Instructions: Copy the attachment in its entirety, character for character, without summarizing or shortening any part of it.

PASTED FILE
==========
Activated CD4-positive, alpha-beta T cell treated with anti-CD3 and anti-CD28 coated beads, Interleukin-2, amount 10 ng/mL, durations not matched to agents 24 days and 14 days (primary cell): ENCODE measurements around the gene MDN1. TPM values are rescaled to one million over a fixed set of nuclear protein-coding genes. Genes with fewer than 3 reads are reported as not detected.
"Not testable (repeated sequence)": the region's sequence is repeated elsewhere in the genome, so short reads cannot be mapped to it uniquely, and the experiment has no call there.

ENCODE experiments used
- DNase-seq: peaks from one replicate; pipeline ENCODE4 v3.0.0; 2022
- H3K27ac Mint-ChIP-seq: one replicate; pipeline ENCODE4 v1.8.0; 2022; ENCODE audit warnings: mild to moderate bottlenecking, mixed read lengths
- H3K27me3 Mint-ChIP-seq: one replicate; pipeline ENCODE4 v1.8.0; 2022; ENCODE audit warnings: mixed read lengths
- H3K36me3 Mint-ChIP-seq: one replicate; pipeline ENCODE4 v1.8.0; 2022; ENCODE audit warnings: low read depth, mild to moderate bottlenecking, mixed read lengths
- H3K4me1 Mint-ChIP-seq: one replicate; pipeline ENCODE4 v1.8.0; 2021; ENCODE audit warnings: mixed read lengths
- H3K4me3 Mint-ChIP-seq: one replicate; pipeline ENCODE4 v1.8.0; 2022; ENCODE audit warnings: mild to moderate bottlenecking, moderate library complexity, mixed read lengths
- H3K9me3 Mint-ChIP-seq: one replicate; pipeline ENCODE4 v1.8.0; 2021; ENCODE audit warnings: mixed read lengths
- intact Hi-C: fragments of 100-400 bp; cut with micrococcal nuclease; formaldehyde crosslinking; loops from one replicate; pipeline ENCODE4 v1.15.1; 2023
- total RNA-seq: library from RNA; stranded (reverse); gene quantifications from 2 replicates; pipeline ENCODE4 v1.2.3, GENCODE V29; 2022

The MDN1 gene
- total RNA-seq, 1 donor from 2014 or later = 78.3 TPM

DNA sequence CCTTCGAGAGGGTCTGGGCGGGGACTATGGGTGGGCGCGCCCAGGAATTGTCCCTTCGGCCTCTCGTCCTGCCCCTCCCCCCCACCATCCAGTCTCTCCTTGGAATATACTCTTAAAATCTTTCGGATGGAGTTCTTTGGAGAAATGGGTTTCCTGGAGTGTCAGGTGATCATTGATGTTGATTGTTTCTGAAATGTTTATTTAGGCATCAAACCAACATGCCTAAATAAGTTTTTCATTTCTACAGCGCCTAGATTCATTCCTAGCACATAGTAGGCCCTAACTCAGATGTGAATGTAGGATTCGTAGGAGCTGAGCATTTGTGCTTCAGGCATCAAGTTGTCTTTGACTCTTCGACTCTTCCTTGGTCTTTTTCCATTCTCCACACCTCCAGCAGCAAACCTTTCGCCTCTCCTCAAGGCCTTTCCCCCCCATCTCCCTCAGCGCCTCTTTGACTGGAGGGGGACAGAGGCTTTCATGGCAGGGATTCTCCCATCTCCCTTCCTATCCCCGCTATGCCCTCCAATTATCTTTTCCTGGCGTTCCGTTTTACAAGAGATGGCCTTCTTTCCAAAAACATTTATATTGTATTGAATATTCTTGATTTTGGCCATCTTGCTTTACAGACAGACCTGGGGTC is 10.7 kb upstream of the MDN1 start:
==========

Activated CD4-positive, alpha-beta T cell treated with anti-CD3 and anti-CD28 coated beads, Interleukin-2, amount 10 ng/mL, durations not matched to agents 24 days and 14 days (primary cell): ENCODE measurements around the gene MDN1. TPM values are rescaled to one million over a fixed set of nuclear protein-coding genes. Genes with fewer than 3 reads are reported as not detected.
"Not testable (repeated sequence)": the region's sequence is repeated elsewhere in the genome, so short reads cannot be mapped to it uniquely, and the experiment has no call there.

ENCODE experiments used
- DNase-seq: peaks from one replicate; pipeline ENCODE4 v3.0.0; 2022
- H3K27ac Mint-ChIP-seq: one replicate; pipeline ENCODE4 v1.8.0; 2022; ENCODE audit warnings: mild to moderate bottlenecking, mixed read lengths
- H3K27me3 Mint-ChIP-seq: one replicate; pipeline ENCODE4 v1.8.0; 2022; ENCODE audit warnings: mixed read lengths
- H3K36me3 Mint-ChIP-seq: one replicate; pipeline ENCODE4 v1.8.0; 2022; ENCODE audit warnings: low read depth, mild to moderate bottlenecking, mixed read lengths
- H3K4me1 Mint-ChIP-seq: one replicate; pipeline ENCODE4 v1.8.0; 2021; ENCODE audit warnings: mixed read lengths
- H3K4me3 Mint-ChIP-seq: one replicate; pipeline ENCODE4 v1.8.0; 2022; ENCODE audit warnings: mild to moderate bottlenecking, moderate library complexity, mixed read lengths
- H3K9me3 Mint-ChIP-seq: one replicate; pipeline ENCODE4 v1.8.0; 2021; ENCODE audit warnings: mixed read lengths
- intact Hi-C: fragments of 100-400 bp; cut with micrococcal nuclease; formaldehyde crosslinking; loops from one replicate; pipeline ENCODE4 v1.15.1; 2023
- total RNA-seq: library from RNA; stranded (reverse); gene quantifications from 2 replicates; pipeline ENCODE4 v1.2.3, GENCODE V29; 2022

The MDN1 gene
- total RNA-seq, 1 donor from 2014 or later = 78.3 TPM

DNA sequence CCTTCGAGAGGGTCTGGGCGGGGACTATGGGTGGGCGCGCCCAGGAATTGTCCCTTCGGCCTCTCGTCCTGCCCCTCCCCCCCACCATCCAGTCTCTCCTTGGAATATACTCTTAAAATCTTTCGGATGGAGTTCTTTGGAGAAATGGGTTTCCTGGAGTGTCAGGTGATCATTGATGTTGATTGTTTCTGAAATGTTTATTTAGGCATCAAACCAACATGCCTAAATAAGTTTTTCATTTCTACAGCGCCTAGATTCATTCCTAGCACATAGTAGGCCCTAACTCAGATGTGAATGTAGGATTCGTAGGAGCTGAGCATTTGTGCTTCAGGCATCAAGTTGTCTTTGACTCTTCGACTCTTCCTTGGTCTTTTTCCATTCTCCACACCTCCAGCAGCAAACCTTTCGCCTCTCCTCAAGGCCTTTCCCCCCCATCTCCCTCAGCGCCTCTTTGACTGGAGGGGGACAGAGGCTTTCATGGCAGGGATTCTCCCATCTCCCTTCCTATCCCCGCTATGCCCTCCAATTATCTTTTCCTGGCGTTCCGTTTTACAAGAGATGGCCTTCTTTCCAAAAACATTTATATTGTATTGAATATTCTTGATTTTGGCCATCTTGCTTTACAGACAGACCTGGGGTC is 10.7 kb upstream of the MDN1 start: